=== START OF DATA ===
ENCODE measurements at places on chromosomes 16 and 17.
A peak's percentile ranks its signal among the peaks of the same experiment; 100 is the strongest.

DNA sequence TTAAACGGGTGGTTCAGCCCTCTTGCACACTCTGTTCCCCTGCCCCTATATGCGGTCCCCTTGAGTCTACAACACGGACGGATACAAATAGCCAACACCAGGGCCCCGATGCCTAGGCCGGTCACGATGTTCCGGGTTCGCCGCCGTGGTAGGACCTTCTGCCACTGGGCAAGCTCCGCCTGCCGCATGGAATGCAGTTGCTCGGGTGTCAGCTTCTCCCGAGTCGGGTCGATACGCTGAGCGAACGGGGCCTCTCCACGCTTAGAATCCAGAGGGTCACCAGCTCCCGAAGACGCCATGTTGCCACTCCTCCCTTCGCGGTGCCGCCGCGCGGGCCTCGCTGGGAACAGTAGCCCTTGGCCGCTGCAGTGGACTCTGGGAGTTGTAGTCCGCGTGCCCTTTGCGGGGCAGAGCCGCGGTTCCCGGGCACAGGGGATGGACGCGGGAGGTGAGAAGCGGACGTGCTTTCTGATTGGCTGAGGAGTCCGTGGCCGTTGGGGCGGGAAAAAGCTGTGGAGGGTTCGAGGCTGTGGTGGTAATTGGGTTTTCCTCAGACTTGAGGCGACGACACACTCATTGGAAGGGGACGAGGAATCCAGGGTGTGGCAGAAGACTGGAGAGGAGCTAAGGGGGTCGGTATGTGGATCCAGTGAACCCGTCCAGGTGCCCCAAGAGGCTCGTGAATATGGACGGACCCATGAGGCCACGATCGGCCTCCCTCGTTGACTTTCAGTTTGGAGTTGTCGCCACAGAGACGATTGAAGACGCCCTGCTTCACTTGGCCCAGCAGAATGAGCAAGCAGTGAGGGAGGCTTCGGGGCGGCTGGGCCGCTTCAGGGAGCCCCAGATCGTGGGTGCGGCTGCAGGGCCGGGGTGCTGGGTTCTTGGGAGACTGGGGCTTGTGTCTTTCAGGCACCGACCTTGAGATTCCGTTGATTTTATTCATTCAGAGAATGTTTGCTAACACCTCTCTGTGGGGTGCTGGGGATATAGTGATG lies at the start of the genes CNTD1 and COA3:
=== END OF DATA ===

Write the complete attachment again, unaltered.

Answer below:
ENCODE measurements at places on chromosomes 16 and 17.
A peak's percentile ranks its signal among the peaks of the same experiment; 100 is the strongest.

DNA sequence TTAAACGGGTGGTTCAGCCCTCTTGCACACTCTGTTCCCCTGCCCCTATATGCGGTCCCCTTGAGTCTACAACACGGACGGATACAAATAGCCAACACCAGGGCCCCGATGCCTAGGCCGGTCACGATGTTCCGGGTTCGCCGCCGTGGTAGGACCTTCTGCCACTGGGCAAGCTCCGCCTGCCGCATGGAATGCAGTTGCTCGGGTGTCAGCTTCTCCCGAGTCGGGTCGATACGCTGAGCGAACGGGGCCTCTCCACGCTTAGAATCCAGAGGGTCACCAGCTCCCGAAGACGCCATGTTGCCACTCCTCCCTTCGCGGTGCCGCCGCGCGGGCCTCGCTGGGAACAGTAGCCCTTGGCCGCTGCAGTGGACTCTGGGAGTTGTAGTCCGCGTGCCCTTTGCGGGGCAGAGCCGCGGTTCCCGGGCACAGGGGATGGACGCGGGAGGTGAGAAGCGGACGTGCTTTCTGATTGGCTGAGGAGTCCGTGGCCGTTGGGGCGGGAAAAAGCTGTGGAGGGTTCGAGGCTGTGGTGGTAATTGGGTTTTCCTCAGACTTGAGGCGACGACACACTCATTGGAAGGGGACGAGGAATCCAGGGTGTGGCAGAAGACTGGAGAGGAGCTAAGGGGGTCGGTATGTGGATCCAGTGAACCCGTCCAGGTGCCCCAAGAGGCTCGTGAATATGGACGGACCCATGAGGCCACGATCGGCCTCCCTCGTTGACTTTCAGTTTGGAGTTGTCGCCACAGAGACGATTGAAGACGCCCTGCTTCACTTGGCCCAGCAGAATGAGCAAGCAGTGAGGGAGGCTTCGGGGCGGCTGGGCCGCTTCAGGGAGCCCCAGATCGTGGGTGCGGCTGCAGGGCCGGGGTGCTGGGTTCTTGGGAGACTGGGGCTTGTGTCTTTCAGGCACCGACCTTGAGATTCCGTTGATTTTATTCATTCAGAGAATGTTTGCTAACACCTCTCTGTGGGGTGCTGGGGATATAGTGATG lies at the start of the genes CNTD1 and COA3: